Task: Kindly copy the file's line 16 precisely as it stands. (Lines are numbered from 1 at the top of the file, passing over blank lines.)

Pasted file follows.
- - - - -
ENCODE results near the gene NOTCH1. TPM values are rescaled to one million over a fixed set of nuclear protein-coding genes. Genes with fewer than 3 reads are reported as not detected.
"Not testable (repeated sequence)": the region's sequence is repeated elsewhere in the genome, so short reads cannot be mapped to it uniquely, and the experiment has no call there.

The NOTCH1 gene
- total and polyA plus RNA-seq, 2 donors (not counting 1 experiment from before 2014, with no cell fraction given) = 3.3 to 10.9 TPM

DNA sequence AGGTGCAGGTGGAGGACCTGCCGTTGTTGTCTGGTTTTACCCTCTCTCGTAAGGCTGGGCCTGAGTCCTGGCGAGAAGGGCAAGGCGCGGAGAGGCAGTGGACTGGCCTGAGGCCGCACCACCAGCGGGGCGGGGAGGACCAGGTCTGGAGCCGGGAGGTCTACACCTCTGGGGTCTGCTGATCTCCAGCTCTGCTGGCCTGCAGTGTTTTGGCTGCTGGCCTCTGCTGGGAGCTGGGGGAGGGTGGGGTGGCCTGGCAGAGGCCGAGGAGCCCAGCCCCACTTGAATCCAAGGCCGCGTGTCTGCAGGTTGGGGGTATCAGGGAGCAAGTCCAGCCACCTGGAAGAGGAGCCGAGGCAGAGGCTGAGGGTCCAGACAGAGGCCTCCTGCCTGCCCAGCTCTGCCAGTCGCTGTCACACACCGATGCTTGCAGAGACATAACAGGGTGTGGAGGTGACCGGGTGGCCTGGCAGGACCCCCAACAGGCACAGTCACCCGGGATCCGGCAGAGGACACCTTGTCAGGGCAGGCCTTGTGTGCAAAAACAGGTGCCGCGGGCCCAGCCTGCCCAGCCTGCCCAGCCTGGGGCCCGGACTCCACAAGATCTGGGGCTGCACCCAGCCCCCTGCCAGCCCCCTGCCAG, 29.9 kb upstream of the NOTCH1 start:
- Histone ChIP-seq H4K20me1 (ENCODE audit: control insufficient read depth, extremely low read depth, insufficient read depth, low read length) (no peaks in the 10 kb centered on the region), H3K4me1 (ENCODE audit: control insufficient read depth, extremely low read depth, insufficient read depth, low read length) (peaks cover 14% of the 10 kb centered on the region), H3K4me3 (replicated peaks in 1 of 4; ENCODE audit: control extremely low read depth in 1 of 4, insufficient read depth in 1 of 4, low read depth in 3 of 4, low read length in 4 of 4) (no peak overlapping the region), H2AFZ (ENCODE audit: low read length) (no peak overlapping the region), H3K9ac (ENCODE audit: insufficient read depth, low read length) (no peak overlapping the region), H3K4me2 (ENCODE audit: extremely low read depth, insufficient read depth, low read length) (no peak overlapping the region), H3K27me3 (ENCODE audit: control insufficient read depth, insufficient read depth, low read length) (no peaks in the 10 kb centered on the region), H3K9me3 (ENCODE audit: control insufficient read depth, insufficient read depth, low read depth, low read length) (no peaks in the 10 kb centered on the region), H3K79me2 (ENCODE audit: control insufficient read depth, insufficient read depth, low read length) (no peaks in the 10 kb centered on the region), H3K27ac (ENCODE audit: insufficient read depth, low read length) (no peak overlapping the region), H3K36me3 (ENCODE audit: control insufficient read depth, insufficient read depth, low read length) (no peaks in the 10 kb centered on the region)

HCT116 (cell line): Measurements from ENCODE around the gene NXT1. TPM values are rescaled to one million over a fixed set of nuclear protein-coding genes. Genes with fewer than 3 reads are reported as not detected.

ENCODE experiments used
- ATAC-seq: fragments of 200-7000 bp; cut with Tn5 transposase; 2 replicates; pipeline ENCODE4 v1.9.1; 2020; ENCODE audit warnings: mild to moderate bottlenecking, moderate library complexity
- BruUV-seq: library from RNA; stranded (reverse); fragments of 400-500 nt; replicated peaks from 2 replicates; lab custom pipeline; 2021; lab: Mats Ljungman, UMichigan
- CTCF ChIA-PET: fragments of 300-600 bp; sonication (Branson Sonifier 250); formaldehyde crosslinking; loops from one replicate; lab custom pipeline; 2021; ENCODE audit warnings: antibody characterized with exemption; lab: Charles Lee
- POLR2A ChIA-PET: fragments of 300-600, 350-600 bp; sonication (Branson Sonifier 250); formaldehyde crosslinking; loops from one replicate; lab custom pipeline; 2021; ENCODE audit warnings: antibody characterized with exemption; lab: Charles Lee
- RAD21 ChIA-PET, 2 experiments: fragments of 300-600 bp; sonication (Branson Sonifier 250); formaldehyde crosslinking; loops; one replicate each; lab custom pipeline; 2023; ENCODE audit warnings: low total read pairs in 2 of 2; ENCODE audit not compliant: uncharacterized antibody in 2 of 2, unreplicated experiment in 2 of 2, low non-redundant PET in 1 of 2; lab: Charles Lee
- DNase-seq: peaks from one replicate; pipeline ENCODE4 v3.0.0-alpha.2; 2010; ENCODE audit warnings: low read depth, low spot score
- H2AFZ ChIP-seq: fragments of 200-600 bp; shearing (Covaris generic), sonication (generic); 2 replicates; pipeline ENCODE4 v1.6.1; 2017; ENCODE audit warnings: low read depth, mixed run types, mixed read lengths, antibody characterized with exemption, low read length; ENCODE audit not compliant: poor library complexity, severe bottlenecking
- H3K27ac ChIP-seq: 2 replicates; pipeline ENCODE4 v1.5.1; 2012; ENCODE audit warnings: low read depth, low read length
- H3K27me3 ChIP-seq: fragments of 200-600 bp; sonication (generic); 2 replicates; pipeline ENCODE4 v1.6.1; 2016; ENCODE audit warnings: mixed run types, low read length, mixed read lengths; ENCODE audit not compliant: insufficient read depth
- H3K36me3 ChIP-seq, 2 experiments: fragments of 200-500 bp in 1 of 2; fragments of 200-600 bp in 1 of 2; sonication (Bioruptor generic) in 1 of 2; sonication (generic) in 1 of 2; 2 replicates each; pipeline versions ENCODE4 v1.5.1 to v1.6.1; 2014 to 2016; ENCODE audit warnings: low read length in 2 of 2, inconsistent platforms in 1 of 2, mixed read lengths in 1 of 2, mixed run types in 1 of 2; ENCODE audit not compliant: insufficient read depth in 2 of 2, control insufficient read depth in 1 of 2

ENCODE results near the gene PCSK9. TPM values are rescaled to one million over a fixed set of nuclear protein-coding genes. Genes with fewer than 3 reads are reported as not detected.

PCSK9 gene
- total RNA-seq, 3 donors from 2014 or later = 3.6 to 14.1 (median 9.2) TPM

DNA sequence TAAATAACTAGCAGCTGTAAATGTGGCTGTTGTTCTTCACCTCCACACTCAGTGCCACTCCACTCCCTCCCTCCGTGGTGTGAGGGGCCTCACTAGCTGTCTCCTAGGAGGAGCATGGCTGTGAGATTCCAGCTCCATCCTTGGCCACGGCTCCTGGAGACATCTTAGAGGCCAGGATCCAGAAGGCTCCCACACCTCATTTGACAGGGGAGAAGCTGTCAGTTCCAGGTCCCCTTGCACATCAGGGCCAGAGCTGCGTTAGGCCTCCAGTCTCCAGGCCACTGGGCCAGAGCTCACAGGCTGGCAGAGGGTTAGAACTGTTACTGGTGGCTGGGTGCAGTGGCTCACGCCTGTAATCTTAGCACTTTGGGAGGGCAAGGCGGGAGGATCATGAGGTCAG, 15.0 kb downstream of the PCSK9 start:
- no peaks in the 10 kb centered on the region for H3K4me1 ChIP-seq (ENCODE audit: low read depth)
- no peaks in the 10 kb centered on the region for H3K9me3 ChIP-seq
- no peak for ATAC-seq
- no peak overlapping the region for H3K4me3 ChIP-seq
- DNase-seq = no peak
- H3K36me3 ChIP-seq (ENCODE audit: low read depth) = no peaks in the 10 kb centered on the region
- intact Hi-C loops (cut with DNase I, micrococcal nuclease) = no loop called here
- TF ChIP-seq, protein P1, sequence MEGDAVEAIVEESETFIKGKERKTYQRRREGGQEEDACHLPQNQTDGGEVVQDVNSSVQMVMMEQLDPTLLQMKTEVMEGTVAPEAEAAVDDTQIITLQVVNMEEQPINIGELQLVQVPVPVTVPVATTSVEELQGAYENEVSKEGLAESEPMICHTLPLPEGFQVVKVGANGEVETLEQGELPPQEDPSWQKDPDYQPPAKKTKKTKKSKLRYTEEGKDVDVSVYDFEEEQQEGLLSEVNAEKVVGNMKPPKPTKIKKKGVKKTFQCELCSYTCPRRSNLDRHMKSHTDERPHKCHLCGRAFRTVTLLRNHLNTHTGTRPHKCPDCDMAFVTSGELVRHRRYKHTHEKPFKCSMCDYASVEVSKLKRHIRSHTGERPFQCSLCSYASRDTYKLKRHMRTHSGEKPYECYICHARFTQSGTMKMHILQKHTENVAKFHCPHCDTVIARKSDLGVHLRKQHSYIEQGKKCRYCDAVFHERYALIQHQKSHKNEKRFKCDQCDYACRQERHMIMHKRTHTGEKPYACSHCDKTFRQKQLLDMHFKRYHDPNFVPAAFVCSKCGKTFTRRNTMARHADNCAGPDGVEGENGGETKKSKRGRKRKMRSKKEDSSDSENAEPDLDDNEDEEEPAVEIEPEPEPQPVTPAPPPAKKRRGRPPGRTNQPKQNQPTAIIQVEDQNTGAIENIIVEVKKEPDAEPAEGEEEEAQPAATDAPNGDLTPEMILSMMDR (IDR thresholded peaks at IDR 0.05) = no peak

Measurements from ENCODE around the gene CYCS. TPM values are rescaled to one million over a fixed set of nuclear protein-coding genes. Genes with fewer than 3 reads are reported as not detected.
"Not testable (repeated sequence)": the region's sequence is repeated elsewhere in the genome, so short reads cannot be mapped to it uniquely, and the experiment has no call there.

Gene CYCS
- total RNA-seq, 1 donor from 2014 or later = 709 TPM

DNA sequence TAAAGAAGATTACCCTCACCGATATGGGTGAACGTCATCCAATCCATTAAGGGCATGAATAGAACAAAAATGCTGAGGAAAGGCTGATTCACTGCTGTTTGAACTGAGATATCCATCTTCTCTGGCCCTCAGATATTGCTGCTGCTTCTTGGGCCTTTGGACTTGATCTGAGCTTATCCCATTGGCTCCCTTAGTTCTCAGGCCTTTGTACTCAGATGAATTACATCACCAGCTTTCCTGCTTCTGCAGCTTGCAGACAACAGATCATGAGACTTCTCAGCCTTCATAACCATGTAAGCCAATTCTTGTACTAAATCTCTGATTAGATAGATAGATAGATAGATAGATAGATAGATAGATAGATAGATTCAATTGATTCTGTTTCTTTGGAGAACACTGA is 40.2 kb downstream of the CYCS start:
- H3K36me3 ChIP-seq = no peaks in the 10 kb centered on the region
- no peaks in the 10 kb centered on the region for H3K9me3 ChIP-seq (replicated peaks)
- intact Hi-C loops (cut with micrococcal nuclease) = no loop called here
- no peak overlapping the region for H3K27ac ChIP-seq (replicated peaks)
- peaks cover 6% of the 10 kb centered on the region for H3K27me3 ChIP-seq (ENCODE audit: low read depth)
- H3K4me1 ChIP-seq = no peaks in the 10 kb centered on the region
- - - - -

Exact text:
- H3K27ac ChIP-seq: 2 replicates; pipeline ENCODE4 v1.5.1; 2012; ENCODE audit warnings: low read depth, low read length